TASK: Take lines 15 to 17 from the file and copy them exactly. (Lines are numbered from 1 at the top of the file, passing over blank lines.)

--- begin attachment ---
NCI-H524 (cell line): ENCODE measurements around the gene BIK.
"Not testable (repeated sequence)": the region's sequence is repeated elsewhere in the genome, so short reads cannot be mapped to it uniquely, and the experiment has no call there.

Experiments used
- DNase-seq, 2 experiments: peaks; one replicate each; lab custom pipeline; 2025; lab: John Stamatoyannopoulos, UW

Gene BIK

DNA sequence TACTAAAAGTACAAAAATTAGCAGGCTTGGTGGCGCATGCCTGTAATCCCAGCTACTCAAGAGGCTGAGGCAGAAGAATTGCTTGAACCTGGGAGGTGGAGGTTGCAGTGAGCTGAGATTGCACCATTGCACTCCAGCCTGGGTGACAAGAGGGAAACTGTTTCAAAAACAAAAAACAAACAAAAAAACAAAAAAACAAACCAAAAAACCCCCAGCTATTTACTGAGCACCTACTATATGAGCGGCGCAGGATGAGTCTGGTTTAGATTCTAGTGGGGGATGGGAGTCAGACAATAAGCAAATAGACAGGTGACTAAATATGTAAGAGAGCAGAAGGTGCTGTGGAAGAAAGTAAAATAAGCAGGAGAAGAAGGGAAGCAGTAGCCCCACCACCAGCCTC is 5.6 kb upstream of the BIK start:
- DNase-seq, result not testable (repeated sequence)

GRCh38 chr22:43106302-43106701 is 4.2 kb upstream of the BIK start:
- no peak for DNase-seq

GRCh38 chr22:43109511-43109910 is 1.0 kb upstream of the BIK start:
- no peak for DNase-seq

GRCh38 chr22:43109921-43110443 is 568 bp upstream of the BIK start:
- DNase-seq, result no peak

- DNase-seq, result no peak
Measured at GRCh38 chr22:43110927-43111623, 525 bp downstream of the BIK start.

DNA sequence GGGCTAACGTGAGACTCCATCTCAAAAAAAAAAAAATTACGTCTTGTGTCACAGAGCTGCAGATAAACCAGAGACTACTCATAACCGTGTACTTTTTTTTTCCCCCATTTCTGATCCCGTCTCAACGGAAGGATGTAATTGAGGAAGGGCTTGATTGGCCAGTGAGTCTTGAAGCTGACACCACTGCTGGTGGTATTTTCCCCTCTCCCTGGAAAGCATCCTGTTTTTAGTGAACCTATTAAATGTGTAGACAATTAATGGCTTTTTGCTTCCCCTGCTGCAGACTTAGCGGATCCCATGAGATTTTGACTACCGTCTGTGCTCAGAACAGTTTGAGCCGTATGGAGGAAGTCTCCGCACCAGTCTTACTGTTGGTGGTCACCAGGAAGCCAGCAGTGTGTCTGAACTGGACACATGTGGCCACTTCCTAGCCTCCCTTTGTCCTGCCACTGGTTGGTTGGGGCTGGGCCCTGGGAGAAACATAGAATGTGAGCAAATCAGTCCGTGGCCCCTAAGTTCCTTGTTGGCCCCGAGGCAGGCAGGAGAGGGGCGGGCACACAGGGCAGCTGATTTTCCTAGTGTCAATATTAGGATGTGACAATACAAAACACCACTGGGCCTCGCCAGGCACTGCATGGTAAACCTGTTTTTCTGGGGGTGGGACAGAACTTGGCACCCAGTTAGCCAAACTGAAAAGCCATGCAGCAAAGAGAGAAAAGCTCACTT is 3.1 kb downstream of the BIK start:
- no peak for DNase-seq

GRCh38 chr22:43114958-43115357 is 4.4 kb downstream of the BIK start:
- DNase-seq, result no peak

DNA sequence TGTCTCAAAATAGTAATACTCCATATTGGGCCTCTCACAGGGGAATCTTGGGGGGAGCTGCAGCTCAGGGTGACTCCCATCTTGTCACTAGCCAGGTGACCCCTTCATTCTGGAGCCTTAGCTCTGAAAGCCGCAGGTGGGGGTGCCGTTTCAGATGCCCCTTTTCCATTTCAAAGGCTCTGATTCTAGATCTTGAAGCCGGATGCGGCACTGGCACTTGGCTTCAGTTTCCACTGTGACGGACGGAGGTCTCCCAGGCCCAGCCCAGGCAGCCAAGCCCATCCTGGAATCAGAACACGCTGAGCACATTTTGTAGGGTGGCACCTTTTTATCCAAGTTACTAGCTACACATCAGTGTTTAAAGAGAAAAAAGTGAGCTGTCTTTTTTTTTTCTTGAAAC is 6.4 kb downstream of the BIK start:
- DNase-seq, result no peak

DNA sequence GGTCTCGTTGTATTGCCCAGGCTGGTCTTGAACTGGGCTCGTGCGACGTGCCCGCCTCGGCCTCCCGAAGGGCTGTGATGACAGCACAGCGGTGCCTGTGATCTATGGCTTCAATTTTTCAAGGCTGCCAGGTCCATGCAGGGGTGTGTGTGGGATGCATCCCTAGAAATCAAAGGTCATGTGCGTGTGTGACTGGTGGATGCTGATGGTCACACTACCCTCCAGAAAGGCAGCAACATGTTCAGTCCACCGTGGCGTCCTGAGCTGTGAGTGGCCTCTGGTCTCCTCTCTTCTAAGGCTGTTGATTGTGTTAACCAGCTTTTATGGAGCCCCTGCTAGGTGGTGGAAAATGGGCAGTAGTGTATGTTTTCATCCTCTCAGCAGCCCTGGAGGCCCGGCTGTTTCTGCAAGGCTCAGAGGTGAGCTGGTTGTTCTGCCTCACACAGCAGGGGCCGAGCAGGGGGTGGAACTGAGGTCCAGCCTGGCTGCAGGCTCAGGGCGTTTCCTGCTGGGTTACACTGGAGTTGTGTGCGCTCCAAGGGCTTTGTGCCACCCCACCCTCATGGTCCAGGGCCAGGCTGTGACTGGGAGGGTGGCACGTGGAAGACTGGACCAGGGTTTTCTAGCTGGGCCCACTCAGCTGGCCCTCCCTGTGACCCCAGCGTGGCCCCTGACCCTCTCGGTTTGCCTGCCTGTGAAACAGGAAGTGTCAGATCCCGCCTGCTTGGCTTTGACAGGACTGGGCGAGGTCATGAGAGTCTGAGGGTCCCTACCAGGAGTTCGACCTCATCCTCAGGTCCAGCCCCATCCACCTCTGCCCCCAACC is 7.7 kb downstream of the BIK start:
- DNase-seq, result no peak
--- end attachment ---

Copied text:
Measured at GRCh38 chr22:43110927-43111623, 525 bp downstream of the BIK start.

DNA sequence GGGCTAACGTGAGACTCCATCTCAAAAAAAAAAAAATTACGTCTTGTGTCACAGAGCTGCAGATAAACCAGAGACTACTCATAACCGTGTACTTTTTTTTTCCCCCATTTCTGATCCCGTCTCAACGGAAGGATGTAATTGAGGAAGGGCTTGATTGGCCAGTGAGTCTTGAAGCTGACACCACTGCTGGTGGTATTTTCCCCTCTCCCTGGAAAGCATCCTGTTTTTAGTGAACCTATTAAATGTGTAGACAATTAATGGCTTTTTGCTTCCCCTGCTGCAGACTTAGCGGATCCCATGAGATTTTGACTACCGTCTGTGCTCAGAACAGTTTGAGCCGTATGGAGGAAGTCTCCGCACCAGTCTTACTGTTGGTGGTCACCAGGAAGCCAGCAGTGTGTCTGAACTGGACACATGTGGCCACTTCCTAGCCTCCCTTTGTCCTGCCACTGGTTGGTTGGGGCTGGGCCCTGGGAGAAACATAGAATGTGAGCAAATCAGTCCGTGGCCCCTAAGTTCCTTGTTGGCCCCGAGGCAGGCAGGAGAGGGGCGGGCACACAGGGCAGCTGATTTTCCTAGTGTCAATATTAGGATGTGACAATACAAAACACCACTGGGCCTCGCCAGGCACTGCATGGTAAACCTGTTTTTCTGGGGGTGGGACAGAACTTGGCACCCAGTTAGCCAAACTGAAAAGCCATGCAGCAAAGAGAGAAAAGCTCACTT is 3.1 kb downstream of the BIK start:
- no peak for DNase-seq